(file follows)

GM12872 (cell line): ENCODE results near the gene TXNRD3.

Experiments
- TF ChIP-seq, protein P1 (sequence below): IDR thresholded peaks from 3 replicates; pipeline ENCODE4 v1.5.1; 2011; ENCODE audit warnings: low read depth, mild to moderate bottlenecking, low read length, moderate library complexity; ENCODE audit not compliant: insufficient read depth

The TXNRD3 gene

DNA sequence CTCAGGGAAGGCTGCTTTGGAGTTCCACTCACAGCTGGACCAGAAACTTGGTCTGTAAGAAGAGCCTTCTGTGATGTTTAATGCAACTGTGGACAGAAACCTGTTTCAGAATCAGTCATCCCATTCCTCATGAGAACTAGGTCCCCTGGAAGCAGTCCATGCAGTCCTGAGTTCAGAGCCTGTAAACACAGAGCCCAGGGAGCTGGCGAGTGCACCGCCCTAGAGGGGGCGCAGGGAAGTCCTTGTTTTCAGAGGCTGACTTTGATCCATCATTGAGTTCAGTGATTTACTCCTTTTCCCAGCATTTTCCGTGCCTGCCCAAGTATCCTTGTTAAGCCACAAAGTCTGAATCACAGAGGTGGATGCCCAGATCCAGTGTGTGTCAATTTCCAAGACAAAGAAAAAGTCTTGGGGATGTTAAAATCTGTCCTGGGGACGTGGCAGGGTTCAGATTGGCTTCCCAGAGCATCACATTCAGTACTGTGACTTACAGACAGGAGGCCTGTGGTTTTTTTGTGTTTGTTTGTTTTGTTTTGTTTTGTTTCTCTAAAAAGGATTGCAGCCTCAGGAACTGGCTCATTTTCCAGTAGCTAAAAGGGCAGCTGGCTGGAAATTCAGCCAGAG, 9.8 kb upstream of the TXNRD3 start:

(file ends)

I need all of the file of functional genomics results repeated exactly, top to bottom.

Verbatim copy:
GM12872 (cell line): ENCODE results near the gene TXNRD3.

Experiments
- TF ChIP-seq, protein P1 (sequence below): IDR thresholded peaks from 3 replicates; pipeline ENCODE4 v1.5.1; 2011; ENCODE audit warnings: low read depth, mild to moderate bottlenecking, low read length, moderate library complexity; ENCODE audit not compliant: insufficient read depth

The TXNRD3 gene

DNA sequence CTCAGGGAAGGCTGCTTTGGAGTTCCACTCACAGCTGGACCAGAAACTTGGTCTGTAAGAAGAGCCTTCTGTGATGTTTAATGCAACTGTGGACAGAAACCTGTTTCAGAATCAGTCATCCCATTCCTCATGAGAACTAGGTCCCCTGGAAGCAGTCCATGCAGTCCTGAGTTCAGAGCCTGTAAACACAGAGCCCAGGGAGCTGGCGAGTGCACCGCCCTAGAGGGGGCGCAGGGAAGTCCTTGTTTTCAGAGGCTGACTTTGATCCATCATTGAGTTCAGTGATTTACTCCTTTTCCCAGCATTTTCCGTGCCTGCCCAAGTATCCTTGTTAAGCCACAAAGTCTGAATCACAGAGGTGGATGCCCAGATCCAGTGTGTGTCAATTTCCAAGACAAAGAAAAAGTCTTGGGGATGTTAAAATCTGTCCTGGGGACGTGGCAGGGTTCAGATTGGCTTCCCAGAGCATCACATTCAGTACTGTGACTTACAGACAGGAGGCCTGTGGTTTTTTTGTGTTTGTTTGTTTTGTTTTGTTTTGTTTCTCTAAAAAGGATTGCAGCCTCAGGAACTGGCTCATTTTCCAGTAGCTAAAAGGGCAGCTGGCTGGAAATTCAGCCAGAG, 9.8 kb upstream of the TXNRD3 start: